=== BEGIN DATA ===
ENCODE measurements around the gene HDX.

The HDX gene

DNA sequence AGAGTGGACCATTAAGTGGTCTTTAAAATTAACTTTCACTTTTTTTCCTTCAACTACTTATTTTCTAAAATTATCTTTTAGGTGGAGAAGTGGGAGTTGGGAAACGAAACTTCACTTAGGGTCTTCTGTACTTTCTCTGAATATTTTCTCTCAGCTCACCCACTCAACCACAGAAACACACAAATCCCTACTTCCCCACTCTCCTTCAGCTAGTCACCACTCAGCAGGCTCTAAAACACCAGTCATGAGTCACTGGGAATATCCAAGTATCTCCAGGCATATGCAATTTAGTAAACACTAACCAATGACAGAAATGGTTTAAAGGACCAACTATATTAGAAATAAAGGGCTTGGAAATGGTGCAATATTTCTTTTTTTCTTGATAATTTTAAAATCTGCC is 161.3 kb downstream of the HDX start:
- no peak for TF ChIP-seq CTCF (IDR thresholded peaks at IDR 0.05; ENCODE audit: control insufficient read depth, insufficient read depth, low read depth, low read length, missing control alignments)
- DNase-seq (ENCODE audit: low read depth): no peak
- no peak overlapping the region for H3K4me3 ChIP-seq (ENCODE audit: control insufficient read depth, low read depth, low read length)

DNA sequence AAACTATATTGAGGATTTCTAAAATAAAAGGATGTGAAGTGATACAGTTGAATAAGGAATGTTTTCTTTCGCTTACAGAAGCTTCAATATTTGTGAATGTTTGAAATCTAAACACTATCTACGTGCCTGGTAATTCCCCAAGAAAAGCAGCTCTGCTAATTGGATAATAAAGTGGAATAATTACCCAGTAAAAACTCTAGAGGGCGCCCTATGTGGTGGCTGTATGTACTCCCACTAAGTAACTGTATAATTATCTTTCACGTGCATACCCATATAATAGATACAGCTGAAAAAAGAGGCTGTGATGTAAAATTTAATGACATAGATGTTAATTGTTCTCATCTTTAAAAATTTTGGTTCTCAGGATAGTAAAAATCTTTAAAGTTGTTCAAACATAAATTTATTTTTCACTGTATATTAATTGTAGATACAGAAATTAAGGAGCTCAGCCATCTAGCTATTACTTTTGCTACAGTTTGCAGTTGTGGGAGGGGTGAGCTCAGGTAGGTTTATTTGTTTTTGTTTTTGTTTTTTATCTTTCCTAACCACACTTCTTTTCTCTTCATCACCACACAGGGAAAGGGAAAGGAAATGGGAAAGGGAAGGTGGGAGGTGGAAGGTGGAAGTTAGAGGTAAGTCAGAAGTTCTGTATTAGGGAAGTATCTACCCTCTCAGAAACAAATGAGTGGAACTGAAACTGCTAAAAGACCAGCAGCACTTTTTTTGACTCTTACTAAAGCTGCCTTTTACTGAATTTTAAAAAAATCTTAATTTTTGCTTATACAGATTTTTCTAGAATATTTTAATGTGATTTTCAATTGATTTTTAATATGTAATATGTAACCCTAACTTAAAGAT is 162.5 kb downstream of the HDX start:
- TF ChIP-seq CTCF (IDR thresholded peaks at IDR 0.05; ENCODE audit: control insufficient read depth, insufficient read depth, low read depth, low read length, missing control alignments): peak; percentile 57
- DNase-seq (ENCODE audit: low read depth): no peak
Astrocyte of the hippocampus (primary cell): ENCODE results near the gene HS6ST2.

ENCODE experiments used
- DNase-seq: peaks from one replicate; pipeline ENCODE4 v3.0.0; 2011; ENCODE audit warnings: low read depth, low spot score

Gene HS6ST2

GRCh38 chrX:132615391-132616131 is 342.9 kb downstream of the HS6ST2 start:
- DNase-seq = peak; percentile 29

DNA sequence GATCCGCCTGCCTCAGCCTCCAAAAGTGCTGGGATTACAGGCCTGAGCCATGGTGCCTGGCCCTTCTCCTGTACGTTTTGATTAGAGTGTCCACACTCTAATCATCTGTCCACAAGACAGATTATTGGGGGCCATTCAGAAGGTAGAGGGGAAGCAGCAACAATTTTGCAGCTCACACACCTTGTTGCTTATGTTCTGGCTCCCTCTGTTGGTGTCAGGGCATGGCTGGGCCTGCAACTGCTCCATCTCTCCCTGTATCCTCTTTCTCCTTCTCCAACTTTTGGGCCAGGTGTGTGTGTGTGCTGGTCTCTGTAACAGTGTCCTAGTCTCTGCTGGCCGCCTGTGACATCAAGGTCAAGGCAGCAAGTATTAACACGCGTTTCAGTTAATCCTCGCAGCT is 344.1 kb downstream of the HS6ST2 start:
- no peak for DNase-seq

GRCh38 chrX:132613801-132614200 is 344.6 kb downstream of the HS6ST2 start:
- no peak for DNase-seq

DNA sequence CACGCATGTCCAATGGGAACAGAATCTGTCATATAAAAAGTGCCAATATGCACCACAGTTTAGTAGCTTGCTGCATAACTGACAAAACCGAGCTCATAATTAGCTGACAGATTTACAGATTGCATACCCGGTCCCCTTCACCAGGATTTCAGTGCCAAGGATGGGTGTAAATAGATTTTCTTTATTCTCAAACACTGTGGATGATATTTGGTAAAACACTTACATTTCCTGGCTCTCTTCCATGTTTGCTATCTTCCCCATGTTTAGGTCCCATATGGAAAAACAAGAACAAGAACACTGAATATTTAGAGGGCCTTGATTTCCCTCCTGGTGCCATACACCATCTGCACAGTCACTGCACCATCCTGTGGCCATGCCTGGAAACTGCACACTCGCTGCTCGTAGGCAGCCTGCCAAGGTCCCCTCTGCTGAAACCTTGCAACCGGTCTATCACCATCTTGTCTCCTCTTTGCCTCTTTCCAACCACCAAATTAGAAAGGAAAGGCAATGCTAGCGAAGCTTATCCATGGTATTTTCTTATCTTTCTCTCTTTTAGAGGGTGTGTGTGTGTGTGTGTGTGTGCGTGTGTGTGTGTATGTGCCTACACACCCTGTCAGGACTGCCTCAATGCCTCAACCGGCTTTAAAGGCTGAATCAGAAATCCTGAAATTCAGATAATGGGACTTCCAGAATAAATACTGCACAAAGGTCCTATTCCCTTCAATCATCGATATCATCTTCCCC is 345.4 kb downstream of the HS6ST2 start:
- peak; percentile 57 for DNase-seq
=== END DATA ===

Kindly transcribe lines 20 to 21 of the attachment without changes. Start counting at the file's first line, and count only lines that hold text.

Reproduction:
DNA sequence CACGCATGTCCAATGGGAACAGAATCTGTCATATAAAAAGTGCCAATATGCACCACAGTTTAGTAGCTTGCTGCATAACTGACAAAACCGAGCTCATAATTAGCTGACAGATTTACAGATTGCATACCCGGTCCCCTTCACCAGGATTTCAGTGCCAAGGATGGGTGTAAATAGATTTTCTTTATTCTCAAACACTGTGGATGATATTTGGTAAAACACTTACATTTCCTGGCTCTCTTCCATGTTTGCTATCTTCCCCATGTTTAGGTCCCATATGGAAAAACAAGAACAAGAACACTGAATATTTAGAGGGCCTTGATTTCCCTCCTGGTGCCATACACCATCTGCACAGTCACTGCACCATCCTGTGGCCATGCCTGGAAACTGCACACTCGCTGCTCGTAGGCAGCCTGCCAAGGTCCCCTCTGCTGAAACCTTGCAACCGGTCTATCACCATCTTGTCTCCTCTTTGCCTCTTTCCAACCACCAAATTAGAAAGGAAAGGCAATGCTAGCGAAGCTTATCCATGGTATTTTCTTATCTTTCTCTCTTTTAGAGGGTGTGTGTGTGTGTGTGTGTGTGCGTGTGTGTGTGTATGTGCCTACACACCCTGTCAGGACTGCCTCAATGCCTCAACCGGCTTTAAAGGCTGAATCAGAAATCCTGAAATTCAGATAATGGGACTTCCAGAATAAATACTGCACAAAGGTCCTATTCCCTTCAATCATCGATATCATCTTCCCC is 345.4 kb downstream of the HS6ST2 start:
- peak; percentile 57 for DNase-seq